'Glenn Martin, DDS': Getting laughs is like pulling teeth

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Stop motion is the look here - you know, "Wallace and Gromit" - while this Michael Eisner-produced series actually even uses a laugh track. Glenn (Nealon) is a dentist who decides to pack the family into the Winnebago and head out to the wild beyond; it's one of those "reconnection" maneuvers designed to get closer to wife, Jackie (O'Hara), and teen/near-teen kids, Conor (Peter Oldring) and Courtney (Jackie Clarke). Courtney's pal and gofer, Wendy (Judy Greer), tags along.

Monday night they stop in Amish country, and Glenn rashly tosses the keys into a cornfield, reasoning that this technology-free zone is the perfect place to get his family back to basics.

BOTTOM LINE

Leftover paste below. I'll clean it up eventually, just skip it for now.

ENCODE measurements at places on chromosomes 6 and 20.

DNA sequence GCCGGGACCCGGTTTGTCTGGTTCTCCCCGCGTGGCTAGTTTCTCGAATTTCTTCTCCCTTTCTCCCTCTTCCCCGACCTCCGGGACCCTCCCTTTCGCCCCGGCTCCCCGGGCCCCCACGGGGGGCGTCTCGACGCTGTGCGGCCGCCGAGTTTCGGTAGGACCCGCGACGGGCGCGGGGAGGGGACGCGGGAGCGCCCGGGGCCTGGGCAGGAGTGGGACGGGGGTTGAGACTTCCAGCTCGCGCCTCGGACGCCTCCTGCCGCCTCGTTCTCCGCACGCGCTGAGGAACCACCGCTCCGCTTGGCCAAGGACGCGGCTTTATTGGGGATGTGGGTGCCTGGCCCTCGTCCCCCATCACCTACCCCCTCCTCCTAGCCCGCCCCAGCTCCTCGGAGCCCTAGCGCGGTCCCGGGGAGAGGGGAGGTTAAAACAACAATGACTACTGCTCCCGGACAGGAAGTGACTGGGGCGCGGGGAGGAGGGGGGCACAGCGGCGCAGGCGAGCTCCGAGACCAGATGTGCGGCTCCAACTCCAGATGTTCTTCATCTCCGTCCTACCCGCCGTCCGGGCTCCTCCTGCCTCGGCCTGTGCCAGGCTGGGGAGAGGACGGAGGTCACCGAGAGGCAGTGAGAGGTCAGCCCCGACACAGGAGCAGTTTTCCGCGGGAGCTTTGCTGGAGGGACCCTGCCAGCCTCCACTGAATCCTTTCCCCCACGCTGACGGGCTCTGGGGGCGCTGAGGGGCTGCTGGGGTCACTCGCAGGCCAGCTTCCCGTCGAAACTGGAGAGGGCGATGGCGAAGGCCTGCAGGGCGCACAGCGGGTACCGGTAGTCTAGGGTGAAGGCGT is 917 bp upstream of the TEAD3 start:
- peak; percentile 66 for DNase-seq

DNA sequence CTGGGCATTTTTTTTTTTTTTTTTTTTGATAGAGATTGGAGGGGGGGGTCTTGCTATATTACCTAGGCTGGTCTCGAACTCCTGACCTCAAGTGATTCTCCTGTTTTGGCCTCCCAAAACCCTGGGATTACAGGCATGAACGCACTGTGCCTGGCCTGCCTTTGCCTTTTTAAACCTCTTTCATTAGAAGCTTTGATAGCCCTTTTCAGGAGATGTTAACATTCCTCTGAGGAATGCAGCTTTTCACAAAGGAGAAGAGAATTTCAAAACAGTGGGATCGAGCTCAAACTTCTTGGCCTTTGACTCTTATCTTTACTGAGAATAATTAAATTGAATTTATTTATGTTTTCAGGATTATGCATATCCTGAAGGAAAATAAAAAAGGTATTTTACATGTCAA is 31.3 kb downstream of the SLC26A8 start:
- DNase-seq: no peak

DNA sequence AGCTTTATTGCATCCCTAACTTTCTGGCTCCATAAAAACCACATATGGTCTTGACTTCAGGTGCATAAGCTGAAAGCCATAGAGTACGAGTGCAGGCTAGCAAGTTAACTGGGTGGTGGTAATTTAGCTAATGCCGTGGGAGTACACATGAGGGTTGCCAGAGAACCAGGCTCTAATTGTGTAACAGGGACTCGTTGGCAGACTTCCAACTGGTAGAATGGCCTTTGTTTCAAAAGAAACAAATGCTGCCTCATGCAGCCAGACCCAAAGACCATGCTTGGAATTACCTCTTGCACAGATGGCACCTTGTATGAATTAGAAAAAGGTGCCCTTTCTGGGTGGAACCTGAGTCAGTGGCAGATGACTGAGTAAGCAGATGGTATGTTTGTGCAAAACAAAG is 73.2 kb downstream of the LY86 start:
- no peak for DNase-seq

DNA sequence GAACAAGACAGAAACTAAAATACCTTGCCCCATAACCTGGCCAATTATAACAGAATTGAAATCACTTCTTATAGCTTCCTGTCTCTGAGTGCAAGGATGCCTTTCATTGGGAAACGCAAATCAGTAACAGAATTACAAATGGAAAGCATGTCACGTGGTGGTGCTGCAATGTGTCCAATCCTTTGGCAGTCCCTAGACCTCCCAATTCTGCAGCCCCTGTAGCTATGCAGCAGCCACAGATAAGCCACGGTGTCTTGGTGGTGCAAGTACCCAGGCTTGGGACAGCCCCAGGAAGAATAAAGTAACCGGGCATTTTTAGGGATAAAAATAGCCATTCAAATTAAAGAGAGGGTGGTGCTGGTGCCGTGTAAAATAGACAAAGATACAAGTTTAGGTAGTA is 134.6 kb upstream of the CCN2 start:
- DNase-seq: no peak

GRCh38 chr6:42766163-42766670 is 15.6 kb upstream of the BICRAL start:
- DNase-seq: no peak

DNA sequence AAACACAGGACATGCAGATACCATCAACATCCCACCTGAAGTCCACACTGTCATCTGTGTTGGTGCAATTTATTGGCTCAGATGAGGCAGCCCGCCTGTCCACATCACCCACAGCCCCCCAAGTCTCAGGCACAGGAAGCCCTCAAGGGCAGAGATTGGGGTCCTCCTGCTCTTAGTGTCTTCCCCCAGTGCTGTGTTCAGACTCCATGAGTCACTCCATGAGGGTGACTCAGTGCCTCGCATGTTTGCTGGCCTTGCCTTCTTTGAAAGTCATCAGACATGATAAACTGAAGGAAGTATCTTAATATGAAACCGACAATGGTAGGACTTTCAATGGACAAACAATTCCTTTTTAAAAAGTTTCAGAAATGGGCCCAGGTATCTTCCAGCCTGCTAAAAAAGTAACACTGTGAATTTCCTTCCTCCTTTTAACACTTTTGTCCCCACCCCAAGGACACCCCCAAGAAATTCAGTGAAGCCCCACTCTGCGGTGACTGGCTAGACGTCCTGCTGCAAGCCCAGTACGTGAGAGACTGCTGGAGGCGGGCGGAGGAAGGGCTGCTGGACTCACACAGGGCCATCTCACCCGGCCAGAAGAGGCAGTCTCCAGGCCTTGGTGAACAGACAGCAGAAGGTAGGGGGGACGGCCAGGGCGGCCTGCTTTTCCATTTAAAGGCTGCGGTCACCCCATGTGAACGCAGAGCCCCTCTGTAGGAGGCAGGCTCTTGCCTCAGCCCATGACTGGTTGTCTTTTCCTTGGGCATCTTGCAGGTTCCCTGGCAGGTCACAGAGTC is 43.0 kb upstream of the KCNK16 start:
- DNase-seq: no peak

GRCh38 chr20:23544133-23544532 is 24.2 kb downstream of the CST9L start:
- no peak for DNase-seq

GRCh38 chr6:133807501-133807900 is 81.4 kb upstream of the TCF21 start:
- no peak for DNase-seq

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Fortunately, the Amish don't have TV sets. If they did see "Glenn," they might launch some sort of class action against Nick and even have a case. But the simple and obvious problem with "Glenn" has absolutely nothing to do with broad Amish stereotypes, harmless though they may, for the most part, be. "Glenn Martin, DDS" simply . . . is . . . not . . . funny . . . (enough).

The pilot is the distillation, or direct reflection, of a thousand shows you've seen before, from "Married . . . With Children" to "The Wild Thornberrys." Finding original humor in this tired old horse of a format may not only be difficult, but close to impossible. Klutzy dad! Bewildered/bemused/longsuffering mom! Kids who speak in acronyms (LOL, etc.) and live inside their iPods! Go ahead - you supply some clever lines. Good luck.

GRADE

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